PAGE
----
Since the early 2000s, technological innovation has accelerated business growth and evolution. From the arrival of 4G and 5G mobile networks to electric vehicles, big data and cloud computing, technology has been at the centre of huge social and economic change.
For dealmakers, harnessing the power of technology for more effective merger and acquisition (M&A) execution is game-changing too. Understanding the specific M&A tools that will create the most benefits for deal staging and execution for your organisation and team is key, however.
In this blog, we look at some of the technologies with the power to transform deal execution now and in the future.
How deal execution is changing
Globally, 500,000 M&As have been completed over the last decade1. Of course, over that period, there have been natural peaks and troughs as markets and businesses respond to macroeconomic conditions. In recent times, for example, 2021 was one of the biggest on record for deal value but after a strong start, it was a more mixed picture for 2022.
One thing that has remained constant, however, is the need for technology to keep pace with the ever-changing deal landscape. Some of the hot topics for today’s dealmakers are:
- Cross-border transactions with deal teams together across territories
- Internal hybrid working teams creating new communication and collaboration challenges
- Regulatory changes resulting in greater deal scrutiny and compliance requirements
- Increasing cybersecurity threats
M&A technology has a fundamental role to play in helping to respond to these issues to ensure deal execution is efficient and effective. Ultimately, realising deal value is the goal and while there’s a complex interplay of factors that determine success, the right M&A tools have the power to transform the process by accelerating outcomes and reducing costs.
Ultimately, realising deal value is the goal and while there’s a complex interplay of factors that determine success, the right M&A tools have the power to transform the process by accelerating outcomes and reducing costs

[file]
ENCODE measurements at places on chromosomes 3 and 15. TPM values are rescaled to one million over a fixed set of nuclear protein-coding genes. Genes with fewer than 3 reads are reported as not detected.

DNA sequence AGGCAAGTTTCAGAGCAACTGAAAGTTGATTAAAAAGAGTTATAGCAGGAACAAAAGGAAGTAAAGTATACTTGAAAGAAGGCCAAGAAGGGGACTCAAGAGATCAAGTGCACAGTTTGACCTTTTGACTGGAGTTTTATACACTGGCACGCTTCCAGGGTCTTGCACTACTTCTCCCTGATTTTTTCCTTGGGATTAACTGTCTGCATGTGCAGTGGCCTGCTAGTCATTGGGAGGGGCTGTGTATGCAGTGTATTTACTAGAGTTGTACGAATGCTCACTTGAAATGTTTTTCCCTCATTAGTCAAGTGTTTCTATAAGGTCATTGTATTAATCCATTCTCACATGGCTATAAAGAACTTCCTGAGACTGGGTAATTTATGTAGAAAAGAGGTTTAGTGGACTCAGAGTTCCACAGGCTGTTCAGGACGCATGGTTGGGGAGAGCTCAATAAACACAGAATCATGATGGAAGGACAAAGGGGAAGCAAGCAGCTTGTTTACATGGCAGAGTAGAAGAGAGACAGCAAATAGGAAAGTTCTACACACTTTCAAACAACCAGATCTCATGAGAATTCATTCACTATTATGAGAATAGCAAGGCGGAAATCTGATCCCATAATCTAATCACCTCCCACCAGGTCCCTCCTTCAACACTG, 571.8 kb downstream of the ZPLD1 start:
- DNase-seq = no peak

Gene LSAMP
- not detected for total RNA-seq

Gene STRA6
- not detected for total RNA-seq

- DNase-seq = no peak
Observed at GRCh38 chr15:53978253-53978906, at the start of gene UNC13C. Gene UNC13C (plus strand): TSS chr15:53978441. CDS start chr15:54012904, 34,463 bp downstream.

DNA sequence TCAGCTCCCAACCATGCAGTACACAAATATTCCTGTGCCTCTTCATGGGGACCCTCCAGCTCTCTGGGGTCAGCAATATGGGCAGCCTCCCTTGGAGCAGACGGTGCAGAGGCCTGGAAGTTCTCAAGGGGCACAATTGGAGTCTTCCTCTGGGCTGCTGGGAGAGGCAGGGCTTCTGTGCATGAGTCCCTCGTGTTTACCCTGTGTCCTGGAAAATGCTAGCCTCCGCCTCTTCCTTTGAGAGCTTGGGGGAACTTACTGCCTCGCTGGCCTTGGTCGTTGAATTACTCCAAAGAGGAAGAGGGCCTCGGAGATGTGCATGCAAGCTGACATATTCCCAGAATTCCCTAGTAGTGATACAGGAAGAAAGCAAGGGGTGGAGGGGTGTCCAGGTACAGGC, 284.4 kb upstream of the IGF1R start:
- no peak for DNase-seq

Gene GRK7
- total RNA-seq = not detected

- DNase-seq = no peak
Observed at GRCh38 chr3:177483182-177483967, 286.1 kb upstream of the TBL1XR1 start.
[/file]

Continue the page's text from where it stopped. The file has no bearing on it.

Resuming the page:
Essential technology in M&A
On the surface, dealmakers can use software that is used on a daily basis in every business, from the sales and marketing department to human resources and the C-suite. For example, Excel spreadsheets can be used by both parties to exchange information during the Q&A stage, and contracts and other documents can be annotated manually and sent for review by email.
While deals can be run this way, these tools are not designed for the rigours of a deal lifecycle or tailored to the complexities of negotiating and closing an M&A. Perhaps more critically, they mean data security is at considerable risk, document review is more time consuming and the potential for leaks of sensitive business information is increased.
With a host of technology solutions designed specifically for the needs of M&A transactions, including artificial intelligence (AI), organisations have sophisticated alternatives designed to optimise workflows, free up resources and save costs too.
Virtual data rooms - the foundation of a deal lifecycle
Virtual data rooms (VDR) have been around for around twenty years now but as you would expect over that time, they have evolved in response to the demands of the modern M&A era.